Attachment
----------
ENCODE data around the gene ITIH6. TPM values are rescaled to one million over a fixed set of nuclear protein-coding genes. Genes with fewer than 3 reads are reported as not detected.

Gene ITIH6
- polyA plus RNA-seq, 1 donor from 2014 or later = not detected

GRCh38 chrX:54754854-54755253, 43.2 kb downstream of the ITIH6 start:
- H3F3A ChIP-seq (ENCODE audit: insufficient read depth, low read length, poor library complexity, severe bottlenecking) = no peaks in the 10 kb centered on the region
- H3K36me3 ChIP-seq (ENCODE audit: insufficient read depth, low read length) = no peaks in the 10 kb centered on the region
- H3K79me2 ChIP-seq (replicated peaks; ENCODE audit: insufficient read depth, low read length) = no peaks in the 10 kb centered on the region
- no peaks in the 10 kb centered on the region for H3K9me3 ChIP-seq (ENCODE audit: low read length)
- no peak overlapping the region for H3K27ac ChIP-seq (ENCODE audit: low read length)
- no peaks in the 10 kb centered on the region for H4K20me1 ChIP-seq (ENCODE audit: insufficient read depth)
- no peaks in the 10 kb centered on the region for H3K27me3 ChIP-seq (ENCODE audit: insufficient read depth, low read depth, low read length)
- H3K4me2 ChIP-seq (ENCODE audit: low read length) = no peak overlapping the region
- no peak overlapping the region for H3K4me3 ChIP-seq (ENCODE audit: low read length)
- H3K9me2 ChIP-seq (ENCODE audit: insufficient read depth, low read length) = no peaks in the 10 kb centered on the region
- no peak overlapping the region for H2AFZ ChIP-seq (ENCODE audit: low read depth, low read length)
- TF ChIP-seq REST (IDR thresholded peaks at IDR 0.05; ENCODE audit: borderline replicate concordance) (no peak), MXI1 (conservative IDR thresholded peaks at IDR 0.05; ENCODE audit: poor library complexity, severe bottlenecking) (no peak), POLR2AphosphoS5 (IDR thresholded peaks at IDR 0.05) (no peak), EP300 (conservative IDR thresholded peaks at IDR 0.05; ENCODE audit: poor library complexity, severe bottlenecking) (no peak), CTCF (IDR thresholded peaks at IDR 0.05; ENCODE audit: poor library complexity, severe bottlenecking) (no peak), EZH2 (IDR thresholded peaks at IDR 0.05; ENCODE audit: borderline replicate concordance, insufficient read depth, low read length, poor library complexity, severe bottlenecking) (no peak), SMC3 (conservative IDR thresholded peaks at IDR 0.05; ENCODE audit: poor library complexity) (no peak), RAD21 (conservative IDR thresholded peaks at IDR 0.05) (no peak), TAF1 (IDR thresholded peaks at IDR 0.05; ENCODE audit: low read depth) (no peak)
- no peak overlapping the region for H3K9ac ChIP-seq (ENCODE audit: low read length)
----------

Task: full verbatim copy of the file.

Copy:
ENCODE data around the gene ITIH6. TPM values are rescaled to one million over a fixed set of nuclear protein-coding genes. Genes with fewer than 3 reads are reported as not detected.

Gene ITIH6
- polyA plus RNA-seq, 1 donor from 2014 or later = not detected

GRCh38 chrX:54754854-54755253, 43.2 kb downstream of the ITIH6 start:
- H3F3A ChIP-seq (ENCODE audit: insufficient read depth, low read length, poor library complexity, severe bottlenecking) = no peaks in the 10 kb centered on the region
- H3K36me3 ChIP-seq (ENCODE audit: insufficient read depth, low read length) = no peaks in the 10 kb centered on the region
- H3K79me2 ChIP-seq (replicated peaks; ENCODE audit: insufficient read depth, low read length) = no peaks in the 10 kb centered on the region
- no peaks in the 10 kb centered on the region for H3K9me3 ChIP-seq (ENCODE audit: low read length)
- no peak overlapping the region for H3K27ac ChIP-seq (ENCODE audit: low read length)
- no peaks in the 10 kb centered on the region for H4K20me1 ChIP-seq (ENCODE audit: insufficient read depth)
- no peaks in the 10 kb centered on the region for H3K27me3 ChIP-seq (ENCODE audit: insufficient read depth, low read depth, low read length)
- H3K4me2 ChIP-seq (ENCODE audit: low read length) = no peak overlapping the region
- no peak overlapping the region for H3K4me3 ChIP-seq (ENCODE audit: low read length)
- H3K9me2 ChIP-seq (ENCODE audit: insufficient read depth, low read length) = no peaks in the 10 kb centered on the region
- no peak overlapping the region for H2AFZ ChIP-seq (ENCODE audit: low read depth, low read length)
- TF ChIP-seq REST (IDR thresholded peaks at IDR 0.05; ENCODE audit: borderline replicate concordance) (no peak), MXI1 (conservative IDR thresholded peaks at IDR 0.05; ENCODE audit: poor library complexity, severe bottlenecking) (no peak), POLR2AphosphoS5 (IDR thresholded peaks at IDR 0.05) (no peak), EP300 (conservative IDR thresholded peaks at IDR 0.05; ENCODE audit: poor library complexity, severe bottlenecking) (no peak), CTCF (IDR thresholded peaks at IDR 0.05; ENCODE audit: poor library complexity, severe bottlenecking) (no peak), EZH2 (IDR thresholded peaks at IDR 0.05; ENCODE audit: borderline replicate concordance, insufficient read depth, low read length, poor library complexity, severe bottlenecking) (no peak), SMC3 (conservative IDR thresholded peaks at IDR 0.05; ENCODE audit: poor library complexity) (no peak), RAD21 (conservative IDR thresholded peaks at IDR 0.05) (no peak), TAF1 (IDR thresholded peaks at IDR 0.05; ENCODE audit: low read depth) (no peak)
- no peak overlapping the region for H3K9ac ChIP-seq (ENCODE audit: low read length)